However, with declaring Charanjit Singh Channi as the CM candidate, Congress aimed at strongly tapping into that big chunk of 62 % Dalit vote bank and compensate for the damage. It was an applaudable historic move too. But the ground to earth and ‘gareeb ghar ka beta’ political and emotional wave got backfired right before the elections with ED conducting raid on Channi’s relative.
This made the party slide to the third position from its top position in winning the Punjab elections 2022, especially when it had an edge over an already ducked in Akali Dal which was trying its best to keep itself afloat and AAP which was not able to make enough substantial ripples all this while to give a big fight.
Akali Dal was on backfoot with sacrilege and Bargari issue and was also sinking in the ire of its loyal panthak voters since it allowed the pardoning of rape accused Ram Rahim of Dera Sacha Sauda. However, it got back into the battleground due to the disillusionment that had set in the voters by the mess of Congress. Another factor that played in their favour was the vendetta politics with Bikram Singh Majithia, which was made personal by the changed leadership of Congress in the state. The hype that the party received in the Navjot Singh Sidhu vs. Bikram Singh Majithia battle in Amritsar East brought back Akali Dal in focus once again. While all this was happening, AAP despite the allegations against it was doing relatively well in its door to door campaign.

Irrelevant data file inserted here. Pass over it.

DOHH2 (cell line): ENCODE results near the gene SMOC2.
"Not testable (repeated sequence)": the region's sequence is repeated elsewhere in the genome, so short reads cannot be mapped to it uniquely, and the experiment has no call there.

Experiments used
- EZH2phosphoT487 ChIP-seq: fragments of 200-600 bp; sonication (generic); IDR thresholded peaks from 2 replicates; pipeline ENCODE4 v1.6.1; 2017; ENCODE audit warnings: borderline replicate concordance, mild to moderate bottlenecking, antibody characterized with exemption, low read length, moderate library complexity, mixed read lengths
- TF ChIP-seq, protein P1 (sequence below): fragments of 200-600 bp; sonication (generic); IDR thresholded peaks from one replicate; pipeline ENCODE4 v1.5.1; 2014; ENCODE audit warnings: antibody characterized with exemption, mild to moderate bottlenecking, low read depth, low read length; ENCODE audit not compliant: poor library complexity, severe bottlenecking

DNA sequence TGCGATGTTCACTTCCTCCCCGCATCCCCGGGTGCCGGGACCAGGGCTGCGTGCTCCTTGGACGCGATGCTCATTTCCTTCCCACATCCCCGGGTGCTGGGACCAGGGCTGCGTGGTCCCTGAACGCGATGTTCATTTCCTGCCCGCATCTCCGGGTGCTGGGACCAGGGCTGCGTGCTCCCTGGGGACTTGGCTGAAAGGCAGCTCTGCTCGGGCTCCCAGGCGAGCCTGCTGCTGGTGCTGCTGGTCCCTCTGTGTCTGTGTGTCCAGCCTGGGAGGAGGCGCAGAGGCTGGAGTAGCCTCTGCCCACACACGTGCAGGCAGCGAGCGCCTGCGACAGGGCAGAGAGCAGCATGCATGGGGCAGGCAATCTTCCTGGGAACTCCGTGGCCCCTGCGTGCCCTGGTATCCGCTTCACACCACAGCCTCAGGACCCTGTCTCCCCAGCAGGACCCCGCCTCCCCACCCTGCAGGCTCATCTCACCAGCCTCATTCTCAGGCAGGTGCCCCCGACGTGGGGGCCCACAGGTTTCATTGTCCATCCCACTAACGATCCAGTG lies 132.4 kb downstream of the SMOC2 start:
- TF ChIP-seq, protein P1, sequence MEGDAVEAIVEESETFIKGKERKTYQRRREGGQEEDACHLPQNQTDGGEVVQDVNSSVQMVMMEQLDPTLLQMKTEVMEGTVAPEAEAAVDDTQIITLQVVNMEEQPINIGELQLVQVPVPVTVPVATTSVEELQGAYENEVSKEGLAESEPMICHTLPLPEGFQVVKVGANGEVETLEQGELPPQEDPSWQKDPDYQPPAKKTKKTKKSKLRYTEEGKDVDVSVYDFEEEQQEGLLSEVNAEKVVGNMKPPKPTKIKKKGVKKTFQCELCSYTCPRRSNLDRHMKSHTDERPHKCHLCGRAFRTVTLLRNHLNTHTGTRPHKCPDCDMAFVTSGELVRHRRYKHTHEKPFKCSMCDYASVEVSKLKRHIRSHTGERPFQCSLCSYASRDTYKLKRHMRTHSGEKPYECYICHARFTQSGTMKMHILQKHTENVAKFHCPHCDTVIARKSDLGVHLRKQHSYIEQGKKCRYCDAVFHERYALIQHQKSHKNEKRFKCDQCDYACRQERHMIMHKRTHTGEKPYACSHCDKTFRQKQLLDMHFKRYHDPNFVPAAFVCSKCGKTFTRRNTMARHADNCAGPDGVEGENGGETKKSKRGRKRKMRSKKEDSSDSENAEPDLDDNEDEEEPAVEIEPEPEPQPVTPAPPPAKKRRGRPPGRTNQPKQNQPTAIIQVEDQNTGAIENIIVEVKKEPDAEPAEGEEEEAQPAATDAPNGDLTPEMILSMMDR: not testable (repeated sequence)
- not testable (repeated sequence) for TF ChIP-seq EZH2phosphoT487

Number Game & My Take
Although an increased voter turnout was expected this time because of the silent wave for AAP and anti incumbency factor, yet the voters were disillusioned like never before with so many options before them which were all equally stained. This disillusionment is also one of the reasons behind 5.45 % drop in polling this time.
According to my observation, analysis and general conversation with people from lower income or marginal strata to upper income strata, I predict 54 to 60 seats for AAP, 25-30 seats for Akali Dal alliance, 27 – 33 seats for Congress and 4 -5 seats for BJP alliance.
AAP is likely to get majority but it would be won on a cusp. And if by chance it is a hung assembly then Kejriwal is most likely to get into an alliance with Akali Dal even though they are ideologically different. Many would consider it impossible for AAP to take this step. But I have three interesting arguments for my reader to think about. First, AAP does not have a Dalit vote bank to tap into. Second, the rural vote bank or image they want to attain in Punjab through SSM depends on how SSM performs, which looks bleak. AAP’s effort to have any other inner alliances with Sikh hard liners will not be good for them in the long run either. Third, AAP is projecting itself as a national party across India and will prefer to go in alliance with a regional party.
On the other hand, Akali Dal is in a do or die situation and needs to come back in power in one way or the other. Even if Akali Dal risks the shift of its traditional vote bank to AAP, it will still go ahead into an alliance with them.
Albeit, in politics nothing can be carved in the stone till the judgment day or even after. Let’s see what Punjab has voted for.